Given the ever-increasing obesity epidemic, researchers from The University of Texas Medical Branch at Galveston have discovered a promising developing drug that has been shown to selectively shrink excess fat by increasing fat cell metabolism. The drug significantly reduces body weight and blood cholesterol levels without lowering food intake in obese mice, according to a recent study published in Biochemical Pharmacology.
Obesity is a major public health problem around that world that is a leading cause of healthcare costs and compromised quality of life. In the U.S., 40 percent of adults are obese and 30 percent are overweight, battling serious obesity-related chronic diseases. The estimated cost of obesity in the U.S. is about $150 billion each year.
“As fat cells grow larger, they begin to overexpress a protein that acts as a metabolic brake that slows down fat cell metabolism, making it harder for these cells to burn accumulating fat,” said senior author Stanley Watowich, UTMB associate professor in the department of biochemistry and molecular biology. “In addition, as the fat tissue expands, they secrete greater amounts of hormones and pro-inflammatory signals that are responsible for several chronic diseases, including type 2 diabetes and cardiovascular disease.”
The researchers discovered a molecule that blocks this metabolic brake from operating in obese white fat cells. By blocking this metabolic brake, they were able to increase the metabolism within white fat cells.
In the study, mice were fed a high-fat diet until they became obese and then received either the drug or a placebo. Following 10 days of drug treatment, researchers found that the obese mice receiving the actual drug lost more than seven percent of their total body weight and their white fat tissue mass and cell size decreased by 30 percent compared with the placebo group. In addition, blood cholesterol in drug-treated mice were lowered to normal levels, similar to those of non-obese mice.
On the contrary, placebo-treated mice continued to accumulate white fat and gain weight throughout the study. Interestingly, mice in both the drug-treated and placebo groups consumed the same amount of food during the course of the study period, showing that the fat loss was not due to appetite suppression.
“Blocking the action of the fat cell brake provides an innovative ‘fat’-specific mechanism to increase cell metabolism and reduce the size of white fat deposits, thereby treating a root cause of obesity and related metabolic diseases,” said senior author Harshini Neelakantan, a UTMB research scientist in the department of biochemistry and molecular biology. “These initial results are encouraging and support further development of this technology as a new and more effective approach to combating metabolic diseases.”
Other study authors include UTMB’s Virginia Vance, Michael Wetzel, Celeste Finnerty and Jonathan Hommel as well as Hua-Yu Leo Wang and Stanton McHardy from the University of Texas at San Antonio.
At the Vietnam Memorial, a Lake Geneva Veteran bumps into a fellow Vet he hasn't seen in 48 years https://t.co/g1Cj0rXus9 via @620wtmj
U.S. Department of Veterans AffairsVeteransAffairs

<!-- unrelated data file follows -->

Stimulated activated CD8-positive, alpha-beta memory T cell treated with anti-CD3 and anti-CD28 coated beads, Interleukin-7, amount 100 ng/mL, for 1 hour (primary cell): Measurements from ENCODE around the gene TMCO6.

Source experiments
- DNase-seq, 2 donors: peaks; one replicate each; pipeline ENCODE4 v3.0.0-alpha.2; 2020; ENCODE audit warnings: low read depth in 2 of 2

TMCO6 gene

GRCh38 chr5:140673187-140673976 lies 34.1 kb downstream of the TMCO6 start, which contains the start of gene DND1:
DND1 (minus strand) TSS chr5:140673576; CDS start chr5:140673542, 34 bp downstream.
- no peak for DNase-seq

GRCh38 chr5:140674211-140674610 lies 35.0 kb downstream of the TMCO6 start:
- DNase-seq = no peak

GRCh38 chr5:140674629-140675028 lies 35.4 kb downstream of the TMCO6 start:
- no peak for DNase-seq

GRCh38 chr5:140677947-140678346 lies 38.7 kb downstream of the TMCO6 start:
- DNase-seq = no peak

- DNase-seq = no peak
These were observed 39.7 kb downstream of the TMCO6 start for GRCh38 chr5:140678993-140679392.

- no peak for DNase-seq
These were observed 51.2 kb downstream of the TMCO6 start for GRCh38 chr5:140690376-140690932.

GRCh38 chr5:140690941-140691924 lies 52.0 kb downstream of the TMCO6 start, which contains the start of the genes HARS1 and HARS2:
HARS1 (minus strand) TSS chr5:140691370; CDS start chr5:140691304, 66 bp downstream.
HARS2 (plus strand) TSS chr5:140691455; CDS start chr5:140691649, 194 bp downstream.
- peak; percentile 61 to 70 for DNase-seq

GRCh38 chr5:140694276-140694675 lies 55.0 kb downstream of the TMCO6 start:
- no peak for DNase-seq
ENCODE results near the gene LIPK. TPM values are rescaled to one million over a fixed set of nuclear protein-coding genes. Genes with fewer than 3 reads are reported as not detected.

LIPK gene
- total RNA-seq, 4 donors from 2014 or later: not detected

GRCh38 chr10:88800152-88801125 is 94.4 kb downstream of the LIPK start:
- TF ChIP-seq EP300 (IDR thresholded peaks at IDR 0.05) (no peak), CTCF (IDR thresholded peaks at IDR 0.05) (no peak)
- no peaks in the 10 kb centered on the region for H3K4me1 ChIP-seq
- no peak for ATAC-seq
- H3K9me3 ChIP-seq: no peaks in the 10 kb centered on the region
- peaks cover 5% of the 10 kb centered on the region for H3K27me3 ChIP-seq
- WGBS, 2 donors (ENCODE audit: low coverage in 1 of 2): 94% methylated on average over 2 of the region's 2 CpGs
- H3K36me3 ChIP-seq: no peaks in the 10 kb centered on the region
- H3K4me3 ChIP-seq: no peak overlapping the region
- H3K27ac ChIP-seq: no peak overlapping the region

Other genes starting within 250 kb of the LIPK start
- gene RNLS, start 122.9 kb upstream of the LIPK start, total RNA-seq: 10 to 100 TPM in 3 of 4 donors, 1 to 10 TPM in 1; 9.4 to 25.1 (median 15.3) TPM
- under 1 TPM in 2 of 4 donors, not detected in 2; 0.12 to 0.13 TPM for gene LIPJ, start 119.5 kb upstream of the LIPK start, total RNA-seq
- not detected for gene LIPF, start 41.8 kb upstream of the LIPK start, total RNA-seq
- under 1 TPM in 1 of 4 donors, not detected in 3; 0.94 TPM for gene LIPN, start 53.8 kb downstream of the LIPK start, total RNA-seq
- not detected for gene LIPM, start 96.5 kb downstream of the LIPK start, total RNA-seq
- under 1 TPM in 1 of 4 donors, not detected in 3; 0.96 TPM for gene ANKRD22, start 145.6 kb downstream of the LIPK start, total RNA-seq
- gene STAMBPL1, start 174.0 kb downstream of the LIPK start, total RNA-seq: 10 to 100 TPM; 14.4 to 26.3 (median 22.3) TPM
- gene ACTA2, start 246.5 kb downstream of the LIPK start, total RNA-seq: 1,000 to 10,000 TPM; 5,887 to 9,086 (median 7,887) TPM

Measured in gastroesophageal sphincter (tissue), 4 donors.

The jumps were intended to raise awareness of Operation Enduring Warrior, a veteran-founded nonprofit organization with programs to aid wounded military and law enforcement veterans with physical and emotional rehabilitation.
“This study is proof of principle that we should keep going,” says our @JenniferLitton. #immunotherapy #bcsm #endcancer https://t.co/zUbvJvOqQF
RT @UHCougarFB: 📸 | The #HTownTakeover has arrived at Navy-Marine Corps Memorial Stadium. https://t.co/difmnpTYgt
Holocaust survivors visit museum with World War II Veterans https://t.co/JJOCvMt4U6 via @ABC7News
Learn how an #immunotherapy clinical trial gave #melanoma survivor Karlee Steele a chance to help other patients. #endcancer https://t.co/6OCovaOl5N
A revolutionary treatment for allergies to peanuts and other foods is going mainstream—but do the benefits outweigh the risks? Learn more via @sciencemagazine: https://t.co/NopMMWUDha #texaschildrens
Congratulations to the Dr. David Persse on receiving the American College of Emergency Physician's 2018 Outstanding Contribution to EMS award. https://t.co/olQqIQpndd
RT @UHpres: It needed a little editing! https://t.co/EC9HxN05NZ
West Virginia - More space to help counsel combat Veterans https://t.co/qPgeOFv4m5 via @WVVA
CHI St. Luke's Health@CHI_StLukes
Join us for our FREE event featuring multiple #childbirth and newborn education classes, door prizes, and a #HospitalTour. Get your tickets today: https://t.co/b8skGCLUG6 https://t.co/njd8HFqHxn
RT @UHCougarFB: ICYMI: Here's what we're wearing...⚪ Helmet ⚪ Jersey 🔴 Pants#HTownTakeover https://t.co/ONWITFNeLT
Curious about cochlear implants? Join the Center for Hearing and Balance for the 3rd annual Cochlear Implant Recipient and Candidate event on Oct. 23. https://t.co/B8n6K2BsnI
TAMU Health Sciences@TAMHSC
Rural Pharmacies Are Closing: Where Does That Leave Patients? | Patient Advice | US News https://t.co/HWf3bSegta@usnews @tamhsc_cop @rchitexas #RuralHealth #Pharmacist #Pharmacy #HealthCare #TAMHSC #AggieHealth #TAMUHealth #PatientCare https://t.co/PEDTarbxA9
#Cancer can be stressful. Find out how other survivors coped with stress and anxiety during treatment: https://t.co/WJb8aWh5z4 #endcancer https://t.co/F1sHd2NZbH